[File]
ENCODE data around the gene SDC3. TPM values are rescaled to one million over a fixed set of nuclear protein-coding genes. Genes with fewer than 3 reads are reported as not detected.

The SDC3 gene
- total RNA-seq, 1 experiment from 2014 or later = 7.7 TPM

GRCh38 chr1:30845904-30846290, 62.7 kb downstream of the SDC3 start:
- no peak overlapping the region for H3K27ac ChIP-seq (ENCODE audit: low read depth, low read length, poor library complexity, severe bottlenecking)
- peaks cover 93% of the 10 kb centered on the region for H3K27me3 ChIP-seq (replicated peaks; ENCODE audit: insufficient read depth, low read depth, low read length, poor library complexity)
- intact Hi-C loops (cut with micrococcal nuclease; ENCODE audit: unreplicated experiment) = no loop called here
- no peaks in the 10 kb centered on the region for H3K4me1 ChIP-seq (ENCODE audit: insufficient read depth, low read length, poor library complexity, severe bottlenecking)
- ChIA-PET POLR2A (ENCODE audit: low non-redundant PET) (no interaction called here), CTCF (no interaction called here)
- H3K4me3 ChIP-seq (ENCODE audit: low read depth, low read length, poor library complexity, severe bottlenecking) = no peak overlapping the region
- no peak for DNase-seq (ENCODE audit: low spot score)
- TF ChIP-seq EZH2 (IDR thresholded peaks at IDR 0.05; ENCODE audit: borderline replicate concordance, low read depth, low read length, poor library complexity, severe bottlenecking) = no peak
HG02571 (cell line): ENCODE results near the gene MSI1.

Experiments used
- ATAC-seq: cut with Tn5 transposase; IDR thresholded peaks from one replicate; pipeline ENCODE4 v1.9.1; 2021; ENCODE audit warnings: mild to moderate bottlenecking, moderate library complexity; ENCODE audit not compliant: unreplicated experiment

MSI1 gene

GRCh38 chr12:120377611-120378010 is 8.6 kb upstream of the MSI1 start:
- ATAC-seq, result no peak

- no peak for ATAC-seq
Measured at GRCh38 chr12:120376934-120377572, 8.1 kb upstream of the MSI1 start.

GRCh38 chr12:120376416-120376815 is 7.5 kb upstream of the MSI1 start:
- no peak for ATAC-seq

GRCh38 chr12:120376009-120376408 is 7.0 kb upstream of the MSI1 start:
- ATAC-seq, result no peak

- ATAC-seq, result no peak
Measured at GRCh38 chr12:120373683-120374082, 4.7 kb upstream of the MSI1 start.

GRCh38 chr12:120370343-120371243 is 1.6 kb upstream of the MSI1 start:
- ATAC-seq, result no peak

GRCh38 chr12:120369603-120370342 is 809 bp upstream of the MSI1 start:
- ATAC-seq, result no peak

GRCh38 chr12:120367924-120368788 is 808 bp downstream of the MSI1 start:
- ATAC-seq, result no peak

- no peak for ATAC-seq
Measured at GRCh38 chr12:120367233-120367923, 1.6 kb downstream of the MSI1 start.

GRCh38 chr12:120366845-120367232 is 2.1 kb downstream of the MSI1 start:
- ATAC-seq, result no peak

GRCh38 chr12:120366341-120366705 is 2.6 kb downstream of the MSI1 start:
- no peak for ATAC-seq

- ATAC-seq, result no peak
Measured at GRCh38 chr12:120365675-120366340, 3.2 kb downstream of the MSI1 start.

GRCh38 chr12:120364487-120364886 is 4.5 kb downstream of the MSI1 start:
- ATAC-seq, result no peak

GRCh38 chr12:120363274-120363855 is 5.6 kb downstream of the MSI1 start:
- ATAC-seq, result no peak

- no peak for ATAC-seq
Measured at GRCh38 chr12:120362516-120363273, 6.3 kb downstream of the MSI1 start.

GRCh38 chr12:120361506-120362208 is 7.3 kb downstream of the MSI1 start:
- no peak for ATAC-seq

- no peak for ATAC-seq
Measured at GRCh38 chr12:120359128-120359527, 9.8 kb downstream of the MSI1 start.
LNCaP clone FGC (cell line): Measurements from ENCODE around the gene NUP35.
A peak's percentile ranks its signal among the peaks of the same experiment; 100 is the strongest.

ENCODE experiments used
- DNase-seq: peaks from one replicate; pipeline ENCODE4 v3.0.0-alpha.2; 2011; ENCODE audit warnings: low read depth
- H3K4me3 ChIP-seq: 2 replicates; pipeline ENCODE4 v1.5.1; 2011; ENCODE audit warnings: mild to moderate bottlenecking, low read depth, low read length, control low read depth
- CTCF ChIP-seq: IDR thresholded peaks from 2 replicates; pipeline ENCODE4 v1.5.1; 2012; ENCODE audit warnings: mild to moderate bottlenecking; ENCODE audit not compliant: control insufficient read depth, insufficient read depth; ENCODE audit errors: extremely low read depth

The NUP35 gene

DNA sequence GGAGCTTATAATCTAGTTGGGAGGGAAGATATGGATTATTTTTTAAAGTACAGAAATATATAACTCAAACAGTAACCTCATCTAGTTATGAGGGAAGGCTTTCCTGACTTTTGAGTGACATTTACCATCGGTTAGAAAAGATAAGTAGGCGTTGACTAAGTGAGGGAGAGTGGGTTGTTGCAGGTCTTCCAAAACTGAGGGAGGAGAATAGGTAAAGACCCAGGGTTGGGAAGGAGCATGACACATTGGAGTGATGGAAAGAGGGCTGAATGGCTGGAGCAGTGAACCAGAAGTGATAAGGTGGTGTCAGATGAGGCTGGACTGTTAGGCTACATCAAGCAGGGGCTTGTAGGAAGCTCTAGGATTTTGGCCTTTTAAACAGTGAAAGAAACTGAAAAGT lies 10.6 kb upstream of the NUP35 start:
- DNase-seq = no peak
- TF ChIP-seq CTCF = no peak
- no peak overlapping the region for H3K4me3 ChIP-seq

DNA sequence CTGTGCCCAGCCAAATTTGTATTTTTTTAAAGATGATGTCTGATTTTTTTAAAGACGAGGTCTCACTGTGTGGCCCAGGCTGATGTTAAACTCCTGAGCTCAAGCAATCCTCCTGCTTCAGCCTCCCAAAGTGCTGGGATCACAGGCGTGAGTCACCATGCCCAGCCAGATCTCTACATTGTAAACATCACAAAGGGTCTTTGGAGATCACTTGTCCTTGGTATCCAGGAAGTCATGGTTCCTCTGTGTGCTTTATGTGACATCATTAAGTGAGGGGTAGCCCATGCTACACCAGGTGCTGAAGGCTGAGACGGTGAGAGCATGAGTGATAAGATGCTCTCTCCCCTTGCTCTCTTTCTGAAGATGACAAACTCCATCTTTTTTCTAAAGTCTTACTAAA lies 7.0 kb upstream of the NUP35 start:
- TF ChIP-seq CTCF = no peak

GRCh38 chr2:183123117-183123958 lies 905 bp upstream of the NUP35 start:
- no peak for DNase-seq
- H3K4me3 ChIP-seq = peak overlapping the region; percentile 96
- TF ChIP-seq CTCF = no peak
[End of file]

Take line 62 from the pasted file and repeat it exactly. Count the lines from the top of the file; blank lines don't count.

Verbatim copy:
DNA sequence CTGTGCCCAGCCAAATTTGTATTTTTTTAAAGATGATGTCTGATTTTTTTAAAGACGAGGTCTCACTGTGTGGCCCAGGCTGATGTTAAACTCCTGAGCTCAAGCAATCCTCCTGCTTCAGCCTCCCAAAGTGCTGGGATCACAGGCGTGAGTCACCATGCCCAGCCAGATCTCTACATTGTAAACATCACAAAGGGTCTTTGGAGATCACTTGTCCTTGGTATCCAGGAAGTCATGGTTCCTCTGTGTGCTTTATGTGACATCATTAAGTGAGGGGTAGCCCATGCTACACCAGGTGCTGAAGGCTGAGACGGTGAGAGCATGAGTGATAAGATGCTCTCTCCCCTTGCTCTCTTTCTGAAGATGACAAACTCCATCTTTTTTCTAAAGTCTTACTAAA lies 7.0 kb upstream of the NUP35 start: